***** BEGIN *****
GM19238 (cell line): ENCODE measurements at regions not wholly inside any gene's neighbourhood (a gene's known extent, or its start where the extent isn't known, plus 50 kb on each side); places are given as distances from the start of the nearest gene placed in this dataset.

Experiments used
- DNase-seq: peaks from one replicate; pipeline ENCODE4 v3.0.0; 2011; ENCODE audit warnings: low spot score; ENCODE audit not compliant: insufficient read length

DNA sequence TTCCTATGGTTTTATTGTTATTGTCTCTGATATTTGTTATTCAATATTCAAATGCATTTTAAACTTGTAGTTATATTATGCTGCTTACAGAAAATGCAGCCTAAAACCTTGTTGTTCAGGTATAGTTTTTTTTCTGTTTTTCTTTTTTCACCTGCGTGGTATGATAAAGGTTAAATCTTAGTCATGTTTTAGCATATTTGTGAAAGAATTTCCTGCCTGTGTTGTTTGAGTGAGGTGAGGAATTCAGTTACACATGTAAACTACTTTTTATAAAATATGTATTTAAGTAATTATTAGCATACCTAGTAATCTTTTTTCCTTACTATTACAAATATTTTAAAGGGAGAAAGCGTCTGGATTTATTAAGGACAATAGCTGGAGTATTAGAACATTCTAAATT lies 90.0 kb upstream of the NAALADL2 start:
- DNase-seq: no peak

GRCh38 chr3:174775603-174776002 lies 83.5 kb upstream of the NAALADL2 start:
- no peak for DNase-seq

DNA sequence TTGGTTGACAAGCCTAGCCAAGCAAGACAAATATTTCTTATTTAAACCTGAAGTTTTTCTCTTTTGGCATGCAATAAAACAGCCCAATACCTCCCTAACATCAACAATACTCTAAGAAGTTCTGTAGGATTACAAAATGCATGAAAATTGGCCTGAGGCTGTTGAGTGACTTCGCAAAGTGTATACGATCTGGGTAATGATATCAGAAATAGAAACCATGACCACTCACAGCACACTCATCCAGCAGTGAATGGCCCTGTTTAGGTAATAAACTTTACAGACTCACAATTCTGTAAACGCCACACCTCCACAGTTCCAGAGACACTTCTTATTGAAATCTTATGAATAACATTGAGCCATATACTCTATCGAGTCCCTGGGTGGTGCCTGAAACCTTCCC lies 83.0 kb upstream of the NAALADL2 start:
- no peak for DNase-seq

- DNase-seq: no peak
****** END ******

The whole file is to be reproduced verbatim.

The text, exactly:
GM19238 (cell line): ENCODE measurements at regions not wholly inside any gene's neighbourhood (a gene's known extent, or its start where the extent isn't known, plus 50 kb on each side); places are given as distances from the start of the nearest gene placed in this dataset.

Experiments used
- DNase-seq: peaks from one replicate; pipeline ENCODE4 v3.0.0; 2011; ENCODE audit warnings: low spot score; ENCODE audit not compliant: insufficient read length

DNA sequence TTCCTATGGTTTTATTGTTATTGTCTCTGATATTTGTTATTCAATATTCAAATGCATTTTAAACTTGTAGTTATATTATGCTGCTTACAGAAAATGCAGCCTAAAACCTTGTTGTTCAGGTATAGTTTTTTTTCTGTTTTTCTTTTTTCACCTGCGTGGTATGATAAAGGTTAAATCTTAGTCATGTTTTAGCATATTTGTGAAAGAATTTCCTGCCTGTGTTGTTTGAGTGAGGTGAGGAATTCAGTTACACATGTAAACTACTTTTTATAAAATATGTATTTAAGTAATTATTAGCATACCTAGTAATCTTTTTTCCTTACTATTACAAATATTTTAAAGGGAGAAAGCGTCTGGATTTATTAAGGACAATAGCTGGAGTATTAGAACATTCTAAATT lies 90.0 kb upstream of the NAALADL2 start:
- DNase-seq: no peak

GRCh38 chr3:174775603-174776002 lies 83.5 kb upstream of the NAALADL2 start:
- no peak for DNase-seq

DNA sequence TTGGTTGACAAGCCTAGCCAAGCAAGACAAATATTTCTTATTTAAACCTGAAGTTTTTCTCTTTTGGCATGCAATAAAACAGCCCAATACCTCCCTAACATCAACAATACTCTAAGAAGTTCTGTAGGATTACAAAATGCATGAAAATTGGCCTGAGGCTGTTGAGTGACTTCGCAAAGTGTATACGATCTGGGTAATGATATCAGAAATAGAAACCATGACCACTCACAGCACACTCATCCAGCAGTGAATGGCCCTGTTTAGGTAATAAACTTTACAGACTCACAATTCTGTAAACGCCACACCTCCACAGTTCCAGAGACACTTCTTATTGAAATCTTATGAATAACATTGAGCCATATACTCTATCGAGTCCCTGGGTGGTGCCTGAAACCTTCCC lies 83.0 kb upstream of the NAALADL2 start:
- no peak for DNase-seq

- DNase-seq: no peak